Review: ‘Cagefighter,’ starring Alex Montagnani, Jon Moxley, Jay Reso, Luke Rockhold, Chuck Liddell and Gina Gershon

December 1 , 2020

by Carla Hay

Alex Montagnani and Jonathan Good (also known as Jon Moxley) in “Cagefighter” (Photo courtesy of Screen Media Films)

“Cagefighter”

Directed by Jesse Quinones

Culture Representation: Taking place in London and Los Angeles, the mixed-martial arts (MMA) dramatic film “Cagefighter” features a predominantly white cast (with a few people of color) representing the middle-class and upper-middle-class.

Culture Clash: A world champion in MMA has conflicts with a pro wrestler who wants to break into MMA and become the world champion. 

Culture Audience: “Cagefighter” will appeal primarily to fans of the real-life MMA fighters and wrestlers who are in the movie, which has substandard acting and an extremely predictable, badly written story.

Chuck Liddell, Gina Gershon and Alex Montagnani in “Cagefighter” (Photo courtesy of Screen Media Films)

If you put the entire cast of “Cagefighter” in an arena filled to the brim with melted cheddar, that still wouldn’t be enough to equal the amount of cheesiness in this so-bad-it’s-almost-funny movie. No one is expecting junk like “Cagefighter” to be high art, but the movie (written and directed by Jesse Quinones) doesn’t even have exciting fight scenes, which is supposed to be the film’s main attraction. Almost everything in “Cagefighter” is formulaic, unimaginative and executed like someone who’s drunk-driving a bulldozer.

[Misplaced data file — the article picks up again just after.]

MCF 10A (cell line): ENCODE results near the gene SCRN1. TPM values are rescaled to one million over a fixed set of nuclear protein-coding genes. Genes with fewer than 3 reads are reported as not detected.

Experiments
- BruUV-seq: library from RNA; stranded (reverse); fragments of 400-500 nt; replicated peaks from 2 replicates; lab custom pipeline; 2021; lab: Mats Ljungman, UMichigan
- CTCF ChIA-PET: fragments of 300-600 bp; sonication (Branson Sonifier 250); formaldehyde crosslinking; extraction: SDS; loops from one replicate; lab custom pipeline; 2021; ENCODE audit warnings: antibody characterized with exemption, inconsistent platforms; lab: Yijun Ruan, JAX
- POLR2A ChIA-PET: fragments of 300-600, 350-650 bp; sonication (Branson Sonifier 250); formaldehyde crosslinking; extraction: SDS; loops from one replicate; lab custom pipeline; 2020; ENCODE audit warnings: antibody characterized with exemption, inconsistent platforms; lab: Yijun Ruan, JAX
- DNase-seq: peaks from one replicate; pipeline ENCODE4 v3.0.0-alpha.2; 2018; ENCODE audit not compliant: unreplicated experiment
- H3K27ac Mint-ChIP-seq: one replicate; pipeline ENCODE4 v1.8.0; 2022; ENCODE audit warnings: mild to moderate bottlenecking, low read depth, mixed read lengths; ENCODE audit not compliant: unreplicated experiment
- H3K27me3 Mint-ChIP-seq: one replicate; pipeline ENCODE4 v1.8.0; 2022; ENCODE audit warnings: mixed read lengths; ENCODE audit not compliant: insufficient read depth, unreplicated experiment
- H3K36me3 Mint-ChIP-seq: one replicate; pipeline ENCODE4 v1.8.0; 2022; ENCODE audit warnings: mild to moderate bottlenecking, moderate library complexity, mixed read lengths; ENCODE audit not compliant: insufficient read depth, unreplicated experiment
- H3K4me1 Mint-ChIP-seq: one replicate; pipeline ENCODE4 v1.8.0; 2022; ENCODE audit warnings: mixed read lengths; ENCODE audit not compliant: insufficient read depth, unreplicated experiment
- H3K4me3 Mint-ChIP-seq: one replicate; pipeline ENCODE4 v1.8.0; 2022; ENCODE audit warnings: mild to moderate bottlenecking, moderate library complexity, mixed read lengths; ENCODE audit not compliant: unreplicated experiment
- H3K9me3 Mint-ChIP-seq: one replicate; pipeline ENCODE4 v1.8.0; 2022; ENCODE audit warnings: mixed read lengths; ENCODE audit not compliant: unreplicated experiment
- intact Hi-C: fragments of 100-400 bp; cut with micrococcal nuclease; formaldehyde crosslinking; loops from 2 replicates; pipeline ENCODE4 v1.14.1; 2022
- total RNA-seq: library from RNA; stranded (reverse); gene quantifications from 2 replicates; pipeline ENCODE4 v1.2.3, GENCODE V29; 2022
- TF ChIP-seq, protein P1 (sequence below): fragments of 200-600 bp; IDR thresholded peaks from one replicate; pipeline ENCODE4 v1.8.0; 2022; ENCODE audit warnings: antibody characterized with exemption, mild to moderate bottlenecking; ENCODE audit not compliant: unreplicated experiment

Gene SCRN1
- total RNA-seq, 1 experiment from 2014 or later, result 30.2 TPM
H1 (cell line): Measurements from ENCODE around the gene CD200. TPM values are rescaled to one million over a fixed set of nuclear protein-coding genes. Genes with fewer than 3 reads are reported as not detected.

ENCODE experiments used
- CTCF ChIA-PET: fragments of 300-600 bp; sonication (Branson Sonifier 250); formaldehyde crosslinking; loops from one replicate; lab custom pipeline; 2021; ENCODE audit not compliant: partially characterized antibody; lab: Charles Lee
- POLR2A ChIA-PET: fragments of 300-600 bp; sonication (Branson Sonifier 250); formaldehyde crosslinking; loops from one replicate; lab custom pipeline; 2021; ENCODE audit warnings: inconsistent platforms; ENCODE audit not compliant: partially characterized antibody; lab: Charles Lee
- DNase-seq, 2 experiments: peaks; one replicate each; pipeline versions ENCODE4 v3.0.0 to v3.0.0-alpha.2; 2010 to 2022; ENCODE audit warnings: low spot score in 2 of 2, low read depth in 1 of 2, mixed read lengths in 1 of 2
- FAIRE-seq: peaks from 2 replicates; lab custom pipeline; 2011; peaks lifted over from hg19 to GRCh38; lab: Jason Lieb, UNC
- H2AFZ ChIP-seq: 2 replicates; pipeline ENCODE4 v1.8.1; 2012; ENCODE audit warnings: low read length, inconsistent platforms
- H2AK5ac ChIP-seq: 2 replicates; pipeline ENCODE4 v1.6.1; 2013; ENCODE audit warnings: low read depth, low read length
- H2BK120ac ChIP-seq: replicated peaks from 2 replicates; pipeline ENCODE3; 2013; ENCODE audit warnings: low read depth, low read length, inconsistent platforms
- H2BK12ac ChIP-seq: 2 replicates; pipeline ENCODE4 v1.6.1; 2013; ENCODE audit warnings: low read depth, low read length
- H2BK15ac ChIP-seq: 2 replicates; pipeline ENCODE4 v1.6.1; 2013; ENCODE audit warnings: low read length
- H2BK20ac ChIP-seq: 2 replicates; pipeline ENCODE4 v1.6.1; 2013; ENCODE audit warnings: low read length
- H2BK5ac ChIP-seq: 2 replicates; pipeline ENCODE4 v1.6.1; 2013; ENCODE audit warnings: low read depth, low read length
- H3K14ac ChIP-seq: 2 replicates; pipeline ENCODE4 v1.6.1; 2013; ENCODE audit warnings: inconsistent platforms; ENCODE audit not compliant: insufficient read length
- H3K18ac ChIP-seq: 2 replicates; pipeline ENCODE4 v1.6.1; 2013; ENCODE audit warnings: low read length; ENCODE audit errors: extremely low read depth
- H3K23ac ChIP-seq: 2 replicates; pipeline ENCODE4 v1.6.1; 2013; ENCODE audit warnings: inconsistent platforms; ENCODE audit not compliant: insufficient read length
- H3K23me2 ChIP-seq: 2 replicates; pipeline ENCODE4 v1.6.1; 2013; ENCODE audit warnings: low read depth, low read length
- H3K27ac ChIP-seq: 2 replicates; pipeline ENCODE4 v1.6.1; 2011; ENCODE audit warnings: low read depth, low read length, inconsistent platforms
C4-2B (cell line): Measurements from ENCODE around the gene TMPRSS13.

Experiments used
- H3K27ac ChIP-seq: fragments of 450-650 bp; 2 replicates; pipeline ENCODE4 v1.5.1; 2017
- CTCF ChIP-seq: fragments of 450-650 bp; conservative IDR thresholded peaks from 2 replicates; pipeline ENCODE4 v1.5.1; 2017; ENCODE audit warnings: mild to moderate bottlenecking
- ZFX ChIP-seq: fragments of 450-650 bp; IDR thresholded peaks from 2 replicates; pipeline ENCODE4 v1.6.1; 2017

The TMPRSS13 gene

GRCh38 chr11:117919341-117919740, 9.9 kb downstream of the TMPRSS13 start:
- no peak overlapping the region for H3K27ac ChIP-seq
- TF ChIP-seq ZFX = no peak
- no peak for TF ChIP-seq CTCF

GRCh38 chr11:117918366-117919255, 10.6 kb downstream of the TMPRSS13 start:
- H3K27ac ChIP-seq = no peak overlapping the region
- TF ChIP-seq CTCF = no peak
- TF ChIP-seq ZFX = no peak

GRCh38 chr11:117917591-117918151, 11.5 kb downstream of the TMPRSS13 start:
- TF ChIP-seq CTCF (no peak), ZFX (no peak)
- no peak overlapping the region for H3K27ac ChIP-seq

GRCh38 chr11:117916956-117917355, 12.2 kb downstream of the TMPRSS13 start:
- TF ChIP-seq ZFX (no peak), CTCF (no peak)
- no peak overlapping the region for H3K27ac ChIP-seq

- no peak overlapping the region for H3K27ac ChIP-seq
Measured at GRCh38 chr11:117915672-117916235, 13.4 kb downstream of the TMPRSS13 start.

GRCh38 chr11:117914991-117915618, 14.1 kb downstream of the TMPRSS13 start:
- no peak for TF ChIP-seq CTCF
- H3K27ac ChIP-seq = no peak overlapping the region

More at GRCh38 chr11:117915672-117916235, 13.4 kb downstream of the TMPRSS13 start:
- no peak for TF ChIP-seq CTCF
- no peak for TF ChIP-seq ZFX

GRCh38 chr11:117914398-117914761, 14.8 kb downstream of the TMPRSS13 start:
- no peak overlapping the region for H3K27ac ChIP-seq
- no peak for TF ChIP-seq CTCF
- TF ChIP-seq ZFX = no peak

At the beginning of “Cagefighter” (which also has the title “Cagefighter: Worlds Collide”) viewers see the movie’s British protagonist Reiss Gibbons (played by Alex Montagnani) win his fifth world lightweight championship title for a mixed-martial arts (MMA) promotion called Legends. It’s a championship belt that he won undefeated. And because of his amazing winning streak, Reiss has become a very famous MMA fighter.

The movie is vague about the origins of Legends. Almost all of the people who work for Legends seem to be American, but for whatever reason, most of this story’s action takes place in London. “Cagefighter” was actually filmed in London, Los Angeles and the Canadian city of Regina.

Montagnani is a real-life professional MMA fighter who goes by the nicknames “The Mean Albatross” or “Mean.” Although he was no doubt cast in this movie for his real-life experience as a professional MMA fighter, it’s clear that the “Cagefighter” filmmakers didn’t care if he had any real acting talent. Montagnani is not the worst actor in the world, but his attempts at being a serious, dramatic actor are more painful to watch than the scenes where Reiss gets beaten up in the ring.

Reiss is supposed to be a “good guy” fighter who does things like give his time to charity and teach underprivileged kids some MMA techniques. He also believes in always treating his fans with respect.

Reiss overcame a troubled background on his path to athletic fame, fortune and championship titles. The oldest of three kids, Reiss and his siblings experienced a tragedy when their parents died when Reiss was 15 years old. After the death of his parents, Reiss had a rough upbringing in a not-so-nice environment.